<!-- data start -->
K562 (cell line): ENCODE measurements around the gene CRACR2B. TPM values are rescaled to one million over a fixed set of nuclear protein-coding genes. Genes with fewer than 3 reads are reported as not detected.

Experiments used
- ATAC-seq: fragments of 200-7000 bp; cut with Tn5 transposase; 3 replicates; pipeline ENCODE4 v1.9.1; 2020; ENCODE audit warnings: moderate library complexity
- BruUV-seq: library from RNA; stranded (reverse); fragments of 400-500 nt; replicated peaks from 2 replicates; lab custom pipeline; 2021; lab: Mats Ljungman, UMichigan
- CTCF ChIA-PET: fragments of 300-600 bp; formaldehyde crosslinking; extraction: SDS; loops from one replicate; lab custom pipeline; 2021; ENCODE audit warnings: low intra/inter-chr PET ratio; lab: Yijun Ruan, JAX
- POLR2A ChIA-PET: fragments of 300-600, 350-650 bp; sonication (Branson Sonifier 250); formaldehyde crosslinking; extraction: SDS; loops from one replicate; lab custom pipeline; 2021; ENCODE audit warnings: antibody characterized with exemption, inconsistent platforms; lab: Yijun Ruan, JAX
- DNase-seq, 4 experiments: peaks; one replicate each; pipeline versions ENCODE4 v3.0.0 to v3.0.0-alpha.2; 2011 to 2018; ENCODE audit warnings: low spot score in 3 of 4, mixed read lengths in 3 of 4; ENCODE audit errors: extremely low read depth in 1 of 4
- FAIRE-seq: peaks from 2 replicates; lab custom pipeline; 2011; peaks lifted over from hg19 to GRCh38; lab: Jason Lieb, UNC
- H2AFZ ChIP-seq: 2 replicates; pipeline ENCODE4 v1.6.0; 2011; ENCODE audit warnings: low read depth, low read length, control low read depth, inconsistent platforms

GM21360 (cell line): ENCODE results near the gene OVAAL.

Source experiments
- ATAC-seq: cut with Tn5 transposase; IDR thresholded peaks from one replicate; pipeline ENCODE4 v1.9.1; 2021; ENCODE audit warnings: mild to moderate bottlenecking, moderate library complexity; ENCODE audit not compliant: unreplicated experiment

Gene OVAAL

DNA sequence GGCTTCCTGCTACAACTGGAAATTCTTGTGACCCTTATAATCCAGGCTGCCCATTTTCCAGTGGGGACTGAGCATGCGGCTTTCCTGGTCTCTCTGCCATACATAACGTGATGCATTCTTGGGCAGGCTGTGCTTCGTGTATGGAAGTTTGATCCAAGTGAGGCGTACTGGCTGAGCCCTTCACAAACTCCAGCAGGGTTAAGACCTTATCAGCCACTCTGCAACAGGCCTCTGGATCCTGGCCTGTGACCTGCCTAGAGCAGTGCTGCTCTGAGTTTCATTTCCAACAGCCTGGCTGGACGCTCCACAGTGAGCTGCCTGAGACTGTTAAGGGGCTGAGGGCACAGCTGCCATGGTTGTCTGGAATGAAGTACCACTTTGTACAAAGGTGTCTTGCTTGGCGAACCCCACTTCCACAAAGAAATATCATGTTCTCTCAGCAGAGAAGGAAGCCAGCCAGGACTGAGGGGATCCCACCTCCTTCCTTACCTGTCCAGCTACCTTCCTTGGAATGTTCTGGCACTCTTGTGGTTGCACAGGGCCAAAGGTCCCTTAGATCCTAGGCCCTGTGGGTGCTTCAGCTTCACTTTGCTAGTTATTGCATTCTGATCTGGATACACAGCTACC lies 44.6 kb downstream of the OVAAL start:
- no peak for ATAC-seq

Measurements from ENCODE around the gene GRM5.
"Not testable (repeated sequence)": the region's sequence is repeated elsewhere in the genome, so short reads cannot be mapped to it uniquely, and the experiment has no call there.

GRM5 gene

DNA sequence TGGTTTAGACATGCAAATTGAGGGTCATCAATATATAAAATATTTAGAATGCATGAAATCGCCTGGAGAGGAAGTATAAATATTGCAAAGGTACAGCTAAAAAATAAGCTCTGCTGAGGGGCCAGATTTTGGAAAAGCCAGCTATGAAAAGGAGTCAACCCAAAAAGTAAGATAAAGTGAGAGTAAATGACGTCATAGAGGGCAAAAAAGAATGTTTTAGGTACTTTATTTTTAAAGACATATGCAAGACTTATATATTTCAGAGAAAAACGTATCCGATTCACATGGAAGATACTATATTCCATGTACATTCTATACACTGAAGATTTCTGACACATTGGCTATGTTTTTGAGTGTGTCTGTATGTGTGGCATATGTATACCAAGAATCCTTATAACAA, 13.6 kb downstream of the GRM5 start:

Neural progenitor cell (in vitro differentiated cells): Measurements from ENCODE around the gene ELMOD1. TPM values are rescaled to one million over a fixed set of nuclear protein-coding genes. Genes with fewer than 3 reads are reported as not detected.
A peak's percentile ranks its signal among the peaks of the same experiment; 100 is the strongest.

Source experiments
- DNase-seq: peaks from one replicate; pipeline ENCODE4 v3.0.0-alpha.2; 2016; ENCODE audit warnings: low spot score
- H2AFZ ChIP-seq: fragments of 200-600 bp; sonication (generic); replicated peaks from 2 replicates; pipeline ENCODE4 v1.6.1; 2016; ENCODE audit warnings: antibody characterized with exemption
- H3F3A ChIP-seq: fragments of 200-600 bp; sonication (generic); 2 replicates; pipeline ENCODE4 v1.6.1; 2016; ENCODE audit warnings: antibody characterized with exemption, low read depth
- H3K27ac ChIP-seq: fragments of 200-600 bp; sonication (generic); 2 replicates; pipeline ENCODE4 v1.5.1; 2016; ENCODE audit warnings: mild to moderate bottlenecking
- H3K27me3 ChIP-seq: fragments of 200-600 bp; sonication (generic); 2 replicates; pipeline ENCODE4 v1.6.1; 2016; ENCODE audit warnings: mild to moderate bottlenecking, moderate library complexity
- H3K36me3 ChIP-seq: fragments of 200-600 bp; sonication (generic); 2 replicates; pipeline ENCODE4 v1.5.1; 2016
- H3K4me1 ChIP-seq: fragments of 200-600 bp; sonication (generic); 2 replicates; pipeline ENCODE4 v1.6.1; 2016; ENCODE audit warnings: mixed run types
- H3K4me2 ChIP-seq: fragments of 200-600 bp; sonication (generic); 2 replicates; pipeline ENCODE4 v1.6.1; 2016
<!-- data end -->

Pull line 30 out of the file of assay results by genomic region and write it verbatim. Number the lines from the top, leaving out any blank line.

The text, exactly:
- H3K4me2 ChIP-seq: fragments of 200-600 bp; sonication (generic); 2 replicates; pipeline ENCODE4 v1.6.1; 2016